Whatever your topic, becoming a minor expert can help you meet new people, discover new interests and increase your confidence in your abilities. Because the goal of becoming a minor expert is not just the knowledge itself, but, as Gretchen Rubin asks, “where will it lead?”
Are you a minor expert in something, or do you want to be? I’d love to hear!
Caboodles has a fun origin story. The company was created in 1987 when People Magazine printed a photo of Vanna White with her makeup collection, which she kept in a tackle box made by the Plano Molding Company. Plano Molding saw the story, realized the potential of this untapped lady market, and bam, Caboodles was born!
The first Caboodles case stayed pretty true to the tackle box shape and functionality, but was coated in perky shades of white and peach. The company reissued a limited edition version of that first case for its 25th anniversary in 2012, which now resells for up to $200 on eBay.
Soon enough though, the lines softened and the color options expanded. I still have my pink, peach and turquoise Caboodles case from the early days, which I’ve used to hold everything from makeup to chemistry sets to plumbing tools to art supplies. They were a staple of sleepovers and “getting ready” rituals before middle school dances (a spritz of Love’s Baby Soft and some Bonnie Bell Lip Smacker and you were GOOD TO GO).
From the start, Caboodles were marketed to a female audience. They are still portrayed as girly, fun, and frivolous accessories. Candy-coated signifiers of superficial pursuits.
BUT. There is something about a Caboodles case that always made me feel powerful. And I suspect I’m not the only one.
Humans are a species that rose to dominance with the help of tools. We used flint to make fire. We fashioned a wheel. We created an axe, and then cut down trees in order to make more tools we could carry around with us. And in modern culture, where women not only get paid less than men but are also allowed fewer pockets, access to portable tools (and the self-reliance it provides) still feels like a bit of a power play, doesn’t it?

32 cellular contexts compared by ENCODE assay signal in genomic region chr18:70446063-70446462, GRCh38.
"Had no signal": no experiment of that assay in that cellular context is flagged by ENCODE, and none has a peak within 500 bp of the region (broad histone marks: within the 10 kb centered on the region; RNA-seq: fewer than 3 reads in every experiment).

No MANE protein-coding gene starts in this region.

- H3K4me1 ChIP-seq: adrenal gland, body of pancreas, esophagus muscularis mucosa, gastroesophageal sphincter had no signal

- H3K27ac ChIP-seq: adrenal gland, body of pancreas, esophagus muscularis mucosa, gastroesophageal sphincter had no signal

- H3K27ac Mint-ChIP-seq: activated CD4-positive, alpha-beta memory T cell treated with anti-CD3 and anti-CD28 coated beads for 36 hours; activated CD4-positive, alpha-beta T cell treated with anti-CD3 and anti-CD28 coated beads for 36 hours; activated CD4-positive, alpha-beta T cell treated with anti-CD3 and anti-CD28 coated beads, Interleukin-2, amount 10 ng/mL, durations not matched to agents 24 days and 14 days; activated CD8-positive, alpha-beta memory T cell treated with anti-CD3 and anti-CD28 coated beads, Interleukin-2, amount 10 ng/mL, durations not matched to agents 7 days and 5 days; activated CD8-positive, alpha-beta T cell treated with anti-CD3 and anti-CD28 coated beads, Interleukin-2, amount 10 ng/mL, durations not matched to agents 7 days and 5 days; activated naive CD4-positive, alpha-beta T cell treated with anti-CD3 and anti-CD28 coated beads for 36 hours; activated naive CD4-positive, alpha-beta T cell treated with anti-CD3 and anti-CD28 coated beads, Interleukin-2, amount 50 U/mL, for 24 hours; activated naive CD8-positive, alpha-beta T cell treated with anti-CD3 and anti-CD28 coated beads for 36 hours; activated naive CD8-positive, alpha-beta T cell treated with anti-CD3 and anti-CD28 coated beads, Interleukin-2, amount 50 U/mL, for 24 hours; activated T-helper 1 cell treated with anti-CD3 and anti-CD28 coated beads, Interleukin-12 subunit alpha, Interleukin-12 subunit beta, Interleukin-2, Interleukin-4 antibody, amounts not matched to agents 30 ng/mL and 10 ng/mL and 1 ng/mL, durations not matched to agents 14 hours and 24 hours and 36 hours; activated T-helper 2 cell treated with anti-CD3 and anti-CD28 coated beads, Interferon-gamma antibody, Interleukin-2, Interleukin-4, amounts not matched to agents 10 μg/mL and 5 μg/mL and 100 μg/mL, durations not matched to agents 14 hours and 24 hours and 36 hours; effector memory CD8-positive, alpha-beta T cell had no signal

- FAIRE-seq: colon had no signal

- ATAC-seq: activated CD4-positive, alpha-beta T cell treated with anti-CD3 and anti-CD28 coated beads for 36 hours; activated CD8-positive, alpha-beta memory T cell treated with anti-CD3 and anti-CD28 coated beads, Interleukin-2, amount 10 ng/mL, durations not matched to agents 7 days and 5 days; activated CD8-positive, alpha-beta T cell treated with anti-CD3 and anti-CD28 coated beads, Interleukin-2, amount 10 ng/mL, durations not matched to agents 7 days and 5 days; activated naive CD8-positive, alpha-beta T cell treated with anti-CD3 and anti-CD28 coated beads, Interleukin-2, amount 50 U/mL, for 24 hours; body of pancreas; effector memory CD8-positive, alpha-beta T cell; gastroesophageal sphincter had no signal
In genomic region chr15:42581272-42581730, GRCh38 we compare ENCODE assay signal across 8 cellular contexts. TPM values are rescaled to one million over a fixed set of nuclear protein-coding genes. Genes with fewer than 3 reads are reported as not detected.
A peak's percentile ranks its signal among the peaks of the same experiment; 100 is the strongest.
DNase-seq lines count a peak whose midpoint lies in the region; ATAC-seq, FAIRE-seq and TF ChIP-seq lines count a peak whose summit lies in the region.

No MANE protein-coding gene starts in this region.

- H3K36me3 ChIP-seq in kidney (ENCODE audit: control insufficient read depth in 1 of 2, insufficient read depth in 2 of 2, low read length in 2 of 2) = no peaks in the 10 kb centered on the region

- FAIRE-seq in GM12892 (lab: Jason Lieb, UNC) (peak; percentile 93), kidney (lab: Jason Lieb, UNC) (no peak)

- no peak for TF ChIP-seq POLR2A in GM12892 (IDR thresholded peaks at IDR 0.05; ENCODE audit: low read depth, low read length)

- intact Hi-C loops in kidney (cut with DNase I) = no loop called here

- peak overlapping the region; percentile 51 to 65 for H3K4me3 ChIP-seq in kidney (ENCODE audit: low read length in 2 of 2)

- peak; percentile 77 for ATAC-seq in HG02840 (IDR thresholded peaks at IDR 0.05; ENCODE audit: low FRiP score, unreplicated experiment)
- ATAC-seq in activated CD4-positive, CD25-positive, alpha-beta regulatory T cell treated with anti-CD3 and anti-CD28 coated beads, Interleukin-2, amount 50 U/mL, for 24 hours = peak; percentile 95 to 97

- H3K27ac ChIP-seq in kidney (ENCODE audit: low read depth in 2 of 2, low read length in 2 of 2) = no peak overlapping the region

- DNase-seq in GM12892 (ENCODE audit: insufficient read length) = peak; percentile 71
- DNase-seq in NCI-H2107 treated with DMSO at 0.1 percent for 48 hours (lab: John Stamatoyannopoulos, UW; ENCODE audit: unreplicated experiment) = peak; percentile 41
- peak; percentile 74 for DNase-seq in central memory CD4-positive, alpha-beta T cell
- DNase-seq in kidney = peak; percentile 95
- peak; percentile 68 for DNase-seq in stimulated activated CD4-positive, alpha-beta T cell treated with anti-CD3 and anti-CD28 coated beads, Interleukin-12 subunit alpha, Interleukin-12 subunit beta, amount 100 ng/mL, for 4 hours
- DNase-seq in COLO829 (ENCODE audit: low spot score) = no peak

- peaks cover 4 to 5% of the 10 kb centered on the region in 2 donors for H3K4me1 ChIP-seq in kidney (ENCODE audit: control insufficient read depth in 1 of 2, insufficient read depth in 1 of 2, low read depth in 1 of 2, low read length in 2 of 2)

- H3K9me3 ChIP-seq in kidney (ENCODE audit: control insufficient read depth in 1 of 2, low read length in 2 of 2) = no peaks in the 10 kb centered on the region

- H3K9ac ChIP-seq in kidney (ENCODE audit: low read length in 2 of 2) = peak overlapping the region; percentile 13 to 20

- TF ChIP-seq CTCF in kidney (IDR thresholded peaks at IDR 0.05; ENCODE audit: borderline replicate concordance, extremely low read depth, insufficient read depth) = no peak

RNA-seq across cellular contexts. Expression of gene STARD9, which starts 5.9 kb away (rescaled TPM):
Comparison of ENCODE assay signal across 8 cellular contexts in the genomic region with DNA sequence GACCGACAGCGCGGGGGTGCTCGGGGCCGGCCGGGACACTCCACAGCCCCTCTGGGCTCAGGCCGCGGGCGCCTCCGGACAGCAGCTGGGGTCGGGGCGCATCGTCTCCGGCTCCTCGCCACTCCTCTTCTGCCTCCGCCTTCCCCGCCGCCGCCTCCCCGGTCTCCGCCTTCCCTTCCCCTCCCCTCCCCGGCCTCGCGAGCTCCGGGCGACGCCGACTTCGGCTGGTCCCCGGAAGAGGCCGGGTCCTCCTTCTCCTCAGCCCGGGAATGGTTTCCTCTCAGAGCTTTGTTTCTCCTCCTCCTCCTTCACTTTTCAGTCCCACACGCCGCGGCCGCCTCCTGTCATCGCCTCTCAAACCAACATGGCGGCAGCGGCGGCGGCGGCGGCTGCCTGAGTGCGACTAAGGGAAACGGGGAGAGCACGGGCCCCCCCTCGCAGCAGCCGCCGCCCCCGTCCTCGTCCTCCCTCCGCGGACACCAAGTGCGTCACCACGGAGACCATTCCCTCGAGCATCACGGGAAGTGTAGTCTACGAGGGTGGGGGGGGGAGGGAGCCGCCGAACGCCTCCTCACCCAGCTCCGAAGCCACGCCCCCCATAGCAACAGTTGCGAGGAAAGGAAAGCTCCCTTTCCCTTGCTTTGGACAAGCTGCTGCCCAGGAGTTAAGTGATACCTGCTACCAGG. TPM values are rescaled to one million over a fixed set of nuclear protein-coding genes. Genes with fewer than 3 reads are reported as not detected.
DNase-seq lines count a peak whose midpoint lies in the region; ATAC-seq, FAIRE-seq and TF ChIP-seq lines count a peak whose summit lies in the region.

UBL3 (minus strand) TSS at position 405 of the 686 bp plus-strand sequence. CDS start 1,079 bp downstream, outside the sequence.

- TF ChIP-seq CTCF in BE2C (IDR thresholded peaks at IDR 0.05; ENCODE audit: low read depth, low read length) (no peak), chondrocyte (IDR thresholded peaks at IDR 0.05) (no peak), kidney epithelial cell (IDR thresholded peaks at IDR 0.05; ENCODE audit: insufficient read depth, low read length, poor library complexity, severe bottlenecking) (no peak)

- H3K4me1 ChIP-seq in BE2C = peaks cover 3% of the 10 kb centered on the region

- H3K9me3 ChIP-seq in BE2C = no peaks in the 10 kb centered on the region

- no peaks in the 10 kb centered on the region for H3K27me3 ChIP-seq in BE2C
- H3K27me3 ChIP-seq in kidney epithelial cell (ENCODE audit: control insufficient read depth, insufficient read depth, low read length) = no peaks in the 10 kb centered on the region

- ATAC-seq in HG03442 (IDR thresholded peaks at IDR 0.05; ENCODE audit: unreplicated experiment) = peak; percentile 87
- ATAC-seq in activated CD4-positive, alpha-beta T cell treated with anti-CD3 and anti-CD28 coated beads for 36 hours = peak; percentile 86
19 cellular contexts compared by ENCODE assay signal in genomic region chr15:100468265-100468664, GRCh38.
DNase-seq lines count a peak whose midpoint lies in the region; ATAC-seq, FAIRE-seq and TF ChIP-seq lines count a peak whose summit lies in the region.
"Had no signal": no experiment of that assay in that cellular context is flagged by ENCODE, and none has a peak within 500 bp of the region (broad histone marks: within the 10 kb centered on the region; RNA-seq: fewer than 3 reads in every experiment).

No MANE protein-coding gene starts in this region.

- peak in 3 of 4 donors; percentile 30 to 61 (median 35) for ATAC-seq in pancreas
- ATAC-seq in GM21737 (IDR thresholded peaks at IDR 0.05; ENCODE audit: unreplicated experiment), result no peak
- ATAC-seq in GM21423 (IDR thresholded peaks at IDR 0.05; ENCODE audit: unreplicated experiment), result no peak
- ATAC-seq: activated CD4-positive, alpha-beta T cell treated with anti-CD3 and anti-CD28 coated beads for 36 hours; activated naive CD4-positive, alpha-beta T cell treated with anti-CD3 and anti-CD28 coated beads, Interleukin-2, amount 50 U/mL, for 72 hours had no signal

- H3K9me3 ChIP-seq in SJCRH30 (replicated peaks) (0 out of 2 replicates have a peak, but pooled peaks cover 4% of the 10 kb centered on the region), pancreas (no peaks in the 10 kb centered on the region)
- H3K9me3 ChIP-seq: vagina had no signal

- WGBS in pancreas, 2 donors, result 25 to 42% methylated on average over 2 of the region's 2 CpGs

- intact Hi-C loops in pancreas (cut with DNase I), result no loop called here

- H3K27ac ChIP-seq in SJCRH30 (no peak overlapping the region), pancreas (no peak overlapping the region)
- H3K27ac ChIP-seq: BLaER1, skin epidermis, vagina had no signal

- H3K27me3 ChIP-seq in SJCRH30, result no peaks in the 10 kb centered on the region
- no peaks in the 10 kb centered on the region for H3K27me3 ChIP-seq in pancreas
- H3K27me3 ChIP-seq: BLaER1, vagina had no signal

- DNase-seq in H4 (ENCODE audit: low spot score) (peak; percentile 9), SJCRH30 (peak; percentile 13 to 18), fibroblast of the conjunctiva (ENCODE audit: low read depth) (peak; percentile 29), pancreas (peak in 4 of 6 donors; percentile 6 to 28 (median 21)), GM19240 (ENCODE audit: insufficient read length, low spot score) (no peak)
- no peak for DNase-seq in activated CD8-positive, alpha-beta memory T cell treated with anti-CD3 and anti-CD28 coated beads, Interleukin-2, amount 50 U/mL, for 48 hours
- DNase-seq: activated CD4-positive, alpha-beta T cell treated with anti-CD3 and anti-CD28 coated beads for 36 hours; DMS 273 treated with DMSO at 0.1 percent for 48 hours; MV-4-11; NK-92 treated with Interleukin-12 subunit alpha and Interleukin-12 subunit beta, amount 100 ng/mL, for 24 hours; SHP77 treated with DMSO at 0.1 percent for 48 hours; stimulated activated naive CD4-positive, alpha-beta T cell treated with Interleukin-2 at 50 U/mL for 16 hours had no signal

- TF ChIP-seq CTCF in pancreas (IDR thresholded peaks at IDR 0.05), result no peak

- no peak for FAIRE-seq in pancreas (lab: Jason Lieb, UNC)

Caboodles, in all their pastel glory, helped open a new world of possibilities for me, and I hope for a lot of other girls as well. They were fun of course, and that was the initial draw. But they came to represent so many values that weren’t previously being marketed to girls with the same vigor they were for boys, like organization, preparedness, and competence. Caboodles represented CAPACITY, in whatever form you wanted it to take and however you wanted to fill it. And that is some sneakily powerful magic to unleash for a young person, whatever their gender.
It’s been 32 years since Caboodles hit the scene, and they’re marketing the original designs in a new “Retro” line. I’m having fond thoughts about what delightful items might soon be filling the pink, purple and lime green Caboodles of middle schoolers (and adults!) of all genders. Maybe some fuzzy stickers for trading with a friend, homemade lunches, raspberry pi computers, insulin shots, Burts Bees, or a harmonica or two. The possibilities are endless.
So the next time you catch a glimpse of a Caboodles in the wild, say a silent thanks to Vanna White, and imagine all the possibilities that are waiting to be explored in that little piece of pink plastic perfection.
I’ve been thinking about an often-cited quote from Ira Glass, host of This American Life: